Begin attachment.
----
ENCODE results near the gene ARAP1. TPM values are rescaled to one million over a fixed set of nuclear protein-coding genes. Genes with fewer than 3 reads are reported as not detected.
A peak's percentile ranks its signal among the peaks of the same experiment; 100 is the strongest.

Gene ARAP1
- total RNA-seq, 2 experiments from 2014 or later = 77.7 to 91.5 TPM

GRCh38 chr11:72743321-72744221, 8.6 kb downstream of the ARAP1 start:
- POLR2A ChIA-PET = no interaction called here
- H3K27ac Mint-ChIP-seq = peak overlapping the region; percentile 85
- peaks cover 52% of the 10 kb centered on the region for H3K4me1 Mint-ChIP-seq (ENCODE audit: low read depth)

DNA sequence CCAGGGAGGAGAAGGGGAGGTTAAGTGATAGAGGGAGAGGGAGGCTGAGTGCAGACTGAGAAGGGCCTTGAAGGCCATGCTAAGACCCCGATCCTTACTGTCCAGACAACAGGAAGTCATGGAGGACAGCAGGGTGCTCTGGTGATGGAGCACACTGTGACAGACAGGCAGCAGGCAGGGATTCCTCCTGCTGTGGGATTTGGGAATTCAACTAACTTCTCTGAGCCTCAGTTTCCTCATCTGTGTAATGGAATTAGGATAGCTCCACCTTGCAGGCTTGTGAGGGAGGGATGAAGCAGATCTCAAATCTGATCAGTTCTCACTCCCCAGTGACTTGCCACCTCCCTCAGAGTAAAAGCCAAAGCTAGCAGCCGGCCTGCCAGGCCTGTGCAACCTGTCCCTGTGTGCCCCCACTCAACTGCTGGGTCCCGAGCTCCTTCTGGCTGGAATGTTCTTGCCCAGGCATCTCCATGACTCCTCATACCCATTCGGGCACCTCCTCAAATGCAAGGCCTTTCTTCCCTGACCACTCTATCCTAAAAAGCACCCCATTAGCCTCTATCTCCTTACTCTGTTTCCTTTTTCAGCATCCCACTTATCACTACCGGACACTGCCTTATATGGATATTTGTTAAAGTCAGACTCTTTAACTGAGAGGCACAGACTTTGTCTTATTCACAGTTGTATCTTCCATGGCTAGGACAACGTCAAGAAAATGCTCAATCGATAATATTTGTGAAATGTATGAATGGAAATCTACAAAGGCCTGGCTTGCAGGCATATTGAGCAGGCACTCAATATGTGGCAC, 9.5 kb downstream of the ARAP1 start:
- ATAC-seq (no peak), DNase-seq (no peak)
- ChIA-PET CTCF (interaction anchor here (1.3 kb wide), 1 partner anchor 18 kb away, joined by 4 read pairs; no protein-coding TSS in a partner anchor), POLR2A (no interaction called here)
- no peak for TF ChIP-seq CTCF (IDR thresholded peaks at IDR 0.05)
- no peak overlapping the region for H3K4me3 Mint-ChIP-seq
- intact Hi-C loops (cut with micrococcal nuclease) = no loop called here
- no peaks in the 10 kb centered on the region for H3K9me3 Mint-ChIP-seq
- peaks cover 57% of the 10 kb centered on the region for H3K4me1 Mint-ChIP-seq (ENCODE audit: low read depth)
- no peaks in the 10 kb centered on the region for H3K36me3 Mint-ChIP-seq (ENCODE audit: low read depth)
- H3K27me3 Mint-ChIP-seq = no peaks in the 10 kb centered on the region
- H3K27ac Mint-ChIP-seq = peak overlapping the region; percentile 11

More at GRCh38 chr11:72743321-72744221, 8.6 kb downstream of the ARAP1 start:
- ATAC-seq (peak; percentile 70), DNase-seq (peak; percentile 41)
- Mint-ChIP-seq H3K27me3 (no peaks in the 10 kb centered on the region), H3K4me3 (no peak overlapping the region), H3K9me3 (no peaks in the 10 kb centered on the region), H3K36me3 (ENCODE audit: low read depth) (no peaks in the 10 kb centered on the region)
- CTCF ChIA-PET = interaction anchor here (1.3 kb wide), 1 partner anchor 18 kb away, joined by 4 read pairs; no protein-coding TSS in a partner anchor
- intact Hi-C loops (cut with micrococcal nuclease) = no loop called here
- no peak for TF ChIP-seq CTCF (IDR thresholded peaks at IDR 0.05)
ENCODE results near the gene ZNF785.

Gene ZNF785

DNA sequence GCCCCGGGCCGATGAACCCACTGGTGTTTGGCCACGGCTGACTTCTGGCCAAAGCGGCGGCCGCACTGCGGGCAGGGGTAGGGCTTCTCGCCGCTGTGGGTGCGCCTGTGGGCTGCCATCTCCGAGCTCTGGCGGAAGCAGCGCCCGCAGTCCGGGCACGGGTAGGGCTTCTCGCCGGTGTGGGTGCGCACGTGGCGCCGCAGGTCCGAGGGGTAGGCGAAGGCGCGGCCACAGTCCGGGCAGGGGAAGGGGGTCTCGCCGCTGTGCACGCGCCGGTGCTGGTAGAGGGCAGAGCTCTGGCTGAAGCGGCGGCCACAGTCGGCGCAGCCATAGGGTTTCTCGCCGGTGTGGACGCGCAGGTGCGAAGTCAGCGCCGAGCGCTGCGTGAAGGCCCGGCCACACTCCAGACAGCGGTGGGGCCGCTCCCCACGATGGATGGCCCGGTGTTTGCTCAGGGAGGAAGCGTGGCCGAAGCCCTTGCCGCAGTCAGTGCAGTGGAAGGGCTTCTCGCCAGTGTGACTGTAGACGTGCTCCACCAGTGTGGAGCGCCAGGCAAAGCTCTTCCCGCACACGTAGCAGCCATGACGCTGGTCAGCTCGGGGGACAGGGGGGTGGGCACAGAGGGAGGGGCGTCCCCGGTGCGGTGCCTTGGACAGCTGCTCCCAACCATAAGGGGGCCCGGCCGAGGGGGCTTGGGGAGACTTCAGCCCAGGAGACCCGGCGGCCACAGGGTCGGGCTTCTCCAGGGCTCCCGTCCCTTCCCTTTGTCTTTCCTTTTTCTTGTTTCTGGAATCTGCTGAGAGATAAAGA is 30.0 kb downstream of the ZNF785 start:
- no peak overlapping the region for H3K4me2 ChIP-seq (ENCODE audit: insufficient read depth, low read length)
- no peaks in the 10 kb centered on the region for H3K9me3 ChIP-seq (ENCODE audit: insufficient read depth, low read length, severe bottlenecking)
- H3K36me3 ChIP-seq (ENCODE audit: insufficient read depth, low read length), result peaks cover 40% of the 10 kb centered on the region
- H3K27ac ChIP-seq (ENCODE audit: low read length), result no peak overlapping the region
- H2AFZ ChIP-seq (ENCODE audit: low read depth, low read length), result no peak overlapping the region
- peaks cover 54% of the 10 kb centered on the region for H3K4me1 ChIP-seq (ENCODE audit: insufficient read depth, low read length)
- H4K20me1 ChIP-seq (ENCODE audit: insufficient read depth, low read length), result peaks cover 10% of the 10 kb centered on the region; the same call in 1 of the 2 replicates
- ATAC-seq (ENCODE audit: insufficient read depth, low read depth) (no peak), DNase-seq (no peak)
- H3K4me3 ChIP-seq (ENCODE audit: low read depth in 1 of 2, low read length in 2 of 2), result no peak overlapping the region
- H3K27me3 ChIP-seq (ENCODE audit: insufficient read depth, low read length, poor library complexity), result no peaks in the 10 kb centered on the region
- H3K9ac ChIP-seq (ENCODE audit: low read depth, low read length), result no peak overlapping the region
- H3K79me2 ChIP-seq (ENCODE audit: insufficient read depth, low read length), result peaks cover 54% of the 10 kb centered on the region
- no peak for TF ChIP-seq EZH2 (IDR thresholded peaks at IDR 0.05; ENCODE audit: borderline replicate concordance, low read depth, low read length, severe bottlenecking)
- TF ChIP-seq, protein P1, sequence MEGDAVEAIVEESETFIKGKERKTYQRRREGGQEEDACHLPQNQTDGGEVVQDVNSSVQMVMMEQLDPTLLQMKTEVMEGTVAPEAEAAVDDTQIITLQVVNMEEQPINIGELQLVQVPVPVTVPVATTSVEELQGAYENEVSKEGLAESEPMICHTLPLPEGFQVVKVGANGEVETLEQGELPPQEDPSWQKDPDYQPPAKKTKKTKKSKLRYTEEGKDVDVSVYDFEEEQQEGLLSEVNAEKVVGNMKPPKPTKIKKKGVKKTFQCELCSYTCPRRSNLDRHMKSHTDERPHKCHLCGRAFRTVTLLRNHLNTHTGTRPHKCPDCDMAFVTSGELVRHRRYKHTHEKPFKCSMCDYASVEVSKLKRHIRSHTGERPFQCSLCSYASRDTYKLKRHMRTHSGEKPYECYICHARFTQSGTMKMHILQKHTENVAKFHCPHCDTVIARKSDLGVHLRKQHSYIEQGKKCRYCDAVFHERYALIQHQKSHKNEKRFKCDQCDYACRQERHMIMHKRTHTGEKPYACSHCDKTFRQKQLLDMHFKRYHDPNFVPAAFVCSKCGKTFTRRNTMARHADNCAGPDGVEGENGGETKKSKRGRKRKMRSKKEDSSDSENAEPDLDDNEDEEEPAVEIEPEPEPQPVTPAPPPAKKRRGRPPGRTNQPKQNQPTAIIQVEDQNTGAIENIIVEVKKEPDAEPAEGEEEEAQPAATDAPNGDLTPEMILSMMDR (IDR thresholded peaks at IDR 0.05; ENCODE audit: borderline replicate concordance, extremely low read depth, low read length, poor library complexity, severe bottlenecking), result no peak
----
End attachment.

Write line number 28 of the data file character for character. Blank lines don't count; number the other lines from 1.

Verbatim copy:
DNA sequence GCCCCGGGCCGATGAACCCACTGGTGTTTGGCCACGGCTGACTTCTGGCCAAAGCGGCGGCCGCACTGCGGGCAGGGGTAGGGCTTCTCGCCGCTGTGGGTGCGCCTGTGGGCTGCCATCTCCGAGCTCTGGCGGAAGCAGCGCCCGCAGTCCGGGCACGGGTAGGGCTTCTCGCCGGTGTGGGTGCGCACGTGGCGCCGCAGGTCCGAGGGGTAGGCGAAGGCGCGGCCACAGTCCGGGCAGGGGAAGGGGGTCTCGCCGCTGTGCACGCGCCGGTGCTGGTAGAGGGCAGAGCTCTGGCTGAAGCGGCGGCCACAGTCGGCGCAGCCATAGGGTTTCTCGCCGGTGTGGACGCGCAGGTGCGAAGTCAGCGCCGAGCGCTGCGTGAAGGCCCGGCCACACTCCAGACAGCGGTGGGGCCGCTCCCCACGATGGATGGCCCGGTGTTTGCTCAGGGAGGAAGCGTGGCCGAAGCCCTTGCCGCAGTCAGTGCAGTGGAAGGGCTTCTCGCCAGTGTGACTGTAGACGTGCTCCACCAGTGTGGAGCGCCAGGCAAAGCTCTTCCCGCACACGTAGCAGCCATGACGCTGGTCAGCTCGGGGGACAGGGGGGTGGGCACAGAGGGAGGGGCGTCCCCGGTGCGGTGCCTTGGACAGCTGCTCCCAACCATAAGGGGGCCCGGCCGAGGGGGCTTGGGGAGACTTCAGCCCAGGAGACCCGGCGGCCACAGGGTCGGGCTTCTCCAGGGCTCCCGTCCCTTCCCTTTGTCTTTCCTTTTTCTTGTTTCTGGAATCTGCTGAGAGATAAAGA is 30.0 kb downstream of the ZNF785 start: